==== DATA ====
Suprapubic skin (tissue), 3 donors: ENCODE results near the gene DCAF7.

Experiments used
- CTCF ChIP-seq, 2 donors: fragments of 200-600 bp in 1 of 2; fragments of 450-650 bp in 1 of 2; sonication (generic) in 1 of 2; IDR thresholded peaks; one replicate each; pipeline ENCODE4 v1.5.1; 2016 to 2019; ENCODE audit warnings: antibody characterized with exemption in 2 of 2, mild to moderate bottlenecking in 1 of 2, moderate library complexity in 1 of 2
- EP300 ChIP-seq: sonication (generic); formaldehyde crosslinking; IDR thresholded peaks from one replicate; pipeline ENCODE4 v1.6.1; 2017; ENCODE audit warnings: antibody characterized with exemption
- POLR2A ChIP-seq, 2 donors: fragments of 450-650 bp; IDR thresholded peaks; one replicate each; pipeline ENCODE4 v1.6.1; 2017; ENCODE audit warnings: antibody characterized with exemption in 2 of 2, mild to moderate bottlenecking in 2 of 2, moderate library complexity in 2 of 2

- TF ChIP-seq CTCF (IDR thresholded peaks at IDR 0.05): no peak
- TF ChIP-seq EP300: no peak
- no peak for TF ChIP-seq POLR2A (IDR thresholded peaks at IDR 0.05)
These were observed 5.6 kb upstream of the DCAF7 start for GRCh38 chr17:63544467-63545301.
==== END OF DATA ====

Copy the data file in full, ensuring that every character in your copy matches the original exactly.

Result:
Suprapubic skin (tissue), 3 donors: ENCODE results near the gene DCAF7.

Experiments used
- CTCF ChIP-seq, 2 donors: fragments of 200-600 bp in 1 of 2; fragments of 450-650 bp in 1 of 2; sonication (generic) in 1 of 2; IDR thresholded peaks; one replicate each; pipeline ENCODE4 v1.5.1; 2016 to 2019; ENCODE audit warnings: antibody characterized with exemption in 2 of 2, mild to moderate bottlenecking in 1 of 2, moderate library complexity in 1 of 2
- EP300 ChIP-seq: sonication (generic); formaldehyde crosslinking; IDR thresholded peaks from one replicate; pipeline ENCODE4 v1.6.1; 2017; ENCODE audit warnings: antibody characterized with exemption
- POLR2A ChIP-seq, 2 donors: fragments of 450-650 bp; IDR thresholded peaks; one replicate each; pipeline ENCODE4 v1.6.1; 2017; ENCODE audit warnings: antibody characterized with exemption in 2 of 2, mild to moderate bottlenecking in 2 of 2, moderate library complexity in 2 of 2

- TF ChIP-seq CTCF (IDR thresholded peaks at IDR 0.05): no peak
- TF ChIP-seq EP300: no peak
- no peak for TF ChIP-seq POLR2A (IDR thresholded peaks at IDR 0.05)
These were observed 5.6 kb upstream of the DCAF7 start for GRCh38 chr17:63544467-63545301.